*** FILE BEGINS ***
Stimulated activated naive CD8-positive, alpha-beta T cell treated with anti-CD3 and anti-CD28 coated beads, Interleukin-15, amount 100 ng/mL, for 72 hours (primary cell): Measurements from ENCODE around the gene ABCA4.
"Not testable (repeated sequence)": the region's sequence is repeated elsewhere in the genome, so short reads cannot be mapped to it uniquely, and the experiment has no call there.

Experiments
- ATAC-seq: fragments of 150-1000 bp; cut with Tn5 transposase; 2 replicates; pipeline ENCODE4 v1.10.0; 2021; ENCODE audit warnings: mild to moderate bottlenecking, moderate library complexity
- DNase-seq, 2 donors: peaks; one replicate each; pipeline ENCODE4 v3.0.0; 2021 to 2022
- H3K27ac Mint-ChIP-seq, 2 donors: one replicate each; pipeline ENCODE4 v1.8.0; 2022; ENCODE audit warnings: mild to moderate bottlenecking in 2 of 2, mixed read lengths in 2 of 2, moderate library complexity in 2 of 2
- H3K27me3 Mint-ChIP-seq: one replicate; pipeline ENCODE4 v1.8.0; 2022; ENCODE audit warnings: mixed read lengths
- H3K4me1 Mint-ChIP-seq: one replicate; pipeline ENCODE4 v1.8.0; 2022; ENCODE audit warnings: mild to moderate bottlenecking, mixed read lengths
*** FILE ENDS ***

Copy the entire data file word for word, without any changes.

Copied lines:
Stimulated activated naive CD8-positive, alpha-beta T cell treated with anti-CD3 and anti-CD28 coated beads, Interleukin-15, amount 100 ng/mL, for 72 hours (primary cell): Measurements from ENCODE around the gene ABCA4.
"Not testable (repeated sequence)": the region's sequence is repeated elsewhere in the genome, so short reads cannot be mapped to it uniquely, and the experiment has no call there.

Experiments
- ATAC-seq: fragments of 150-1000 bp; cut with Tn5 transposase; 2 replicates; pipeline ENCODE4 v1.10.0; 2021; ENCODE audit warnings: mild to moderate bottlenecking, moderate library complexity
- DNase-seq, 2 donors: peaks; one replicate each; pipeline ENCODE4 v3.0.0; 2021 to 2022
- H3K27ac Mint-ChIP-seq, 2 donors: one replicate each; pipeline ENCODE4 v1.8.0; 2022; ENCODE audit warnings: mild to moderate bottlenecking in 2 of 2, mixed read lengths in 2 of 2, moderate library complexity in 2 of 2
- H3K27me3 Mint-ChIP-seq: one replicate; pipeline ENCODE4 v1.8.0; 2022; ENCODE audit warnings: mixed read lengths
- H3K4me1 Mint-ChIP-seq: one replicate; pipeline ENCODE4 v1.8.0; 2022; ENCODE audit warnings: mild to moderate bottlenecking, mixed read lengths